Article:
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Practical Demagnetization of Large Steel Plates

Orion Penner Rob Mahurin June 30, 2003


Abstract We report on an attempt to smooth out the magnetization in a set of large (40 sq. ft., 1 in. thick) steel plates. We describe the construction and operation of a magnetic circuit, built so that several plates could be degaussed without repeating the laborious winding of the coils. The most successful method used a DC power source to spiral into the center of the hysteresis curve. We successfully removed localized magnetic features, and the residual eld above the plates after the process was uniform to within about one gauss.

Introduction

The target cave being built for the NPD experiment, under construction at LANSCE, contains a spin ipper which is sensitive to magnetic eld anisotropies of only a few milligauss over its volume. Magnetic shielding was an important consideration in the design of this experiment. The rst line of defense is the cave itself: the target is entirely enclosed in steel, to act as a ux return for the magnets around the spin ipper and to shield against stray elds from the large superconducting magnet on the next ight path. The oor of the cave, which is presently assembled, consists of eight irregularly shaped plates of A36 steel, each roughly 8 5 1 . These plates were delivered with complicated magnetizations, most prominently due to their initial placement at the beamline with a crane magnet. Our task was to alter the magnetization of the plates so that the eld a few inches above the surface was uniform over the plate at the level of about 500 mG.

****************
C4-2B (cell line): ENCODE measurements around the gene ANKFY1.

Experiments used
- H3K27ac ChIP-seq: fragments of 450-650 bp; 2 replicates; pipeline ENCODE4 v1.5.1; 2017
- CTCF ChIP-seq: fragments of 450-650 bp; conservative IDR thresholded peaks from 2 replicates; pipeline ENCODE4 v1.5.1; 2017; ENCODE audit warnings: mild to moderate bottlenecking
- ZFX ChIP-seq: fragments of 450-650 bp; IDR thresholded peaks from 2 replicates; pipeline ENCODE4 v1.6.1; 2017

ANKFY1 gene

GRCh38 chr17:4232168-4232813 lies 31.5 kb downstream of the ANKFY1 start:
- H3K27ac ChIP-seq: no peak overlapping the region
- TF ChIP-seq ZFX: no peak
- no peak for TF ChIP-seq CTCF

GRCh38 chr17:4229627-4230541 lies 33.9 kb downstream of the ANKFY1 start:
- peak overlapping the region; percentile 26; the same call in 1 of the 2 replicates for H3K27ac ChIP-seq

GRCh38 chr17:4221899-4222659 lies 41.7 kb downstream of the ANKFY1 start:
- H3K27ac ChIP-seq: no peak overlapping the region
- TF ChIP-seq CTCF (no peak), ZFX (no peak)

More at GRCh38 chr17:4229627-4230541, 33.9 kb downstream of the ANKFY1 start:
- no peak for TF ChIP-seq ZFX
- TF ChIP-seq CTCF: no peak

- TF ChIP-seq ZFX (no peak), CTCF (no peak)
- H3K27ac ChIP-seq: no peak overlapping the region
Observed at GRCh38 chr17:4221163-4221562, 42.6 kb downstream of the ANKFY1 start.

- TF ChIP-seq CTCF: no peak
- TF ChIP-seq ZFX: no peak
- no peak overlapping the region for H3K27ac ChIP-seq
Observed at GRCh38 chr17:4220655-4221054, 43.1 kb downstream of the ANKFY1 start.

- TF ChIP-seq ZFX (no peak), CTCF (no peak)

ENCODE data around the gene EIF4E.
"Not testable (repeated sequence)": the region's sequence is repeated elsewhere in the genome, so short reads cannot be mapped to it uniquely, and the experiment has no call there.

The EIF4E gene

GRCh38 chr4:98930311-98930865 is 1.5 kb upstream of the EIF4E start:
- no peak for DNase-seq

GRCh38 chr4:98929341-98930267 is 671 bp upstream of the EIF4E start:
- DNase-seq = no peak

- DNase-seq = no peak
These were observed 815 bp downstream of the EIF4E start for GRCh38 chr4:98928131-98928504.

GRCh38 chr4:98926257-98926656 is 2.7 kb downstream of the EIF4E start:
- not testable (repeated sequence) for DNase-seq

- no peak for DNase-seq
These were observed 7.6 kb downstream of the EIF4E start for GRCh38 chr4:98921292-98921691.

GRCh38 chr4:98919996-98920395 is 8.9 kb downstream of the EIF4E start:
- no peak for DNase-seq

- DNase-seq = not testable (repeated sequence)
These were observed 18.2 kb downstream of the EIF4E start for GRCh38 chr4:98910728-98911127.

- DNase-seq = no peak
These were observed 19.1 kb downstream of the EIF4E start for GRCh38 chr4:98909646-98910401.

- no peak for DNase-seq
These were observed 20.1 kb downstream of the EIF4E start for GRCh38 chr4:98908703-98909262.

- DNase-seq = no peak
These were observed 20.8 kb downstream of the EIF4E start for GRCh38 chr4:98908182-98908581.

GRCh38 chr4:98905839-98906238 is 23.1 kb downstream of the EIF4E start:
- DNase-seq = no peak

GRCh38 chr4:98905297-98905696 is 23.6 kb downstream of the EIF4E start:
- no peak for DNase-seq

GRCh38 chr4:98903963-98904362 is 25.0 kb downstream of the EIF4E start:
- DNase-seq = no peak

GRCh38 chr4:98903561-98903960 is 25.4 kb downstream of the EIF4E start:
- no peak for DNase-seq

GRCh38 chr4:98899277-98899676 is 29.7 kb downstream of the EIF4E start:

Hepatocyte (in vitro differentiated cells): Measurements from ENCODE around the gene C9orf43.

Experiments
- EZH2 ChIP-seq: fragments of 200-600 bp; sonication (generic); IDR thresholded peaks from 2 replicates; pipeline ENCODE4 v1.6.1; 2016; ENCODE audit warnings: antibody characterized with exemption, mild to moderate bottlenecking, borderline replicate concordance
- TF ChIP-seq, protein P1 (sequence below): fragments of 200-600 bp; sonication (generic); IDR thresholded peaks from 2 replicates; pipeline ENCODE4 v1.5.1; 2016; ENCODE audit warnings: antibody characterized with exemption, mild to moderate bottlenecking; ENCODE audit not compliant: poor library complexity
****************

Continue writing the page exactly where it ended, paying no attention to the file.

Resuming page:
Theoretical Motivation

Ferromagnets contain microscopic domains with nearly perfect magnetization. In a ground-state ferromagnet these domains are randomly oriented, but exposure to a magnetic eld aligns the domains somewhat and leaves the material magnetized. Removing this macroscopic magnetization requires putting enough

energy into the material to rattle the atoms and permit the microscopic domains to re-randomize. The most obvious way to supply this energy is to heat the material above its Curie point. However, baking several unwieldy tons of steel to 800o C presents its own set of technical challenges and was not seriously considered. We excluded mechanical shock for similar reasons: an impact powerful enough to supply the Curie energy would likely also shatter the plate. (Banging the plate with a sledgehammer had no measurable eect.) We supplied the energy by applying a strong, alternating magnetic eld. After saturating the material in opposite directions and then gradually reducing the peak eld strength, fewer domains should ip over on each reversal. A careful reduction to zero applied eld would then reduce the residual magnetization to zero. We attempted to implement this idea in several ways, with varying success. To make better use of our magnetic energy we constructed a complete magnetic circuit, in which the eld lines could follow a path through steel both inside and outside the solenoid. By returning the ux through a second plate, we ensured that the eld actually traveled through the metal rather than spilling out uselessly into the air and aecting nearby materials. In addition the magnetic circuit permitted us to degauss several plates while only wrapping one set of coils. This technique was suggested after a degaussing attempt with an external coil proved completely ineective.

Apparatus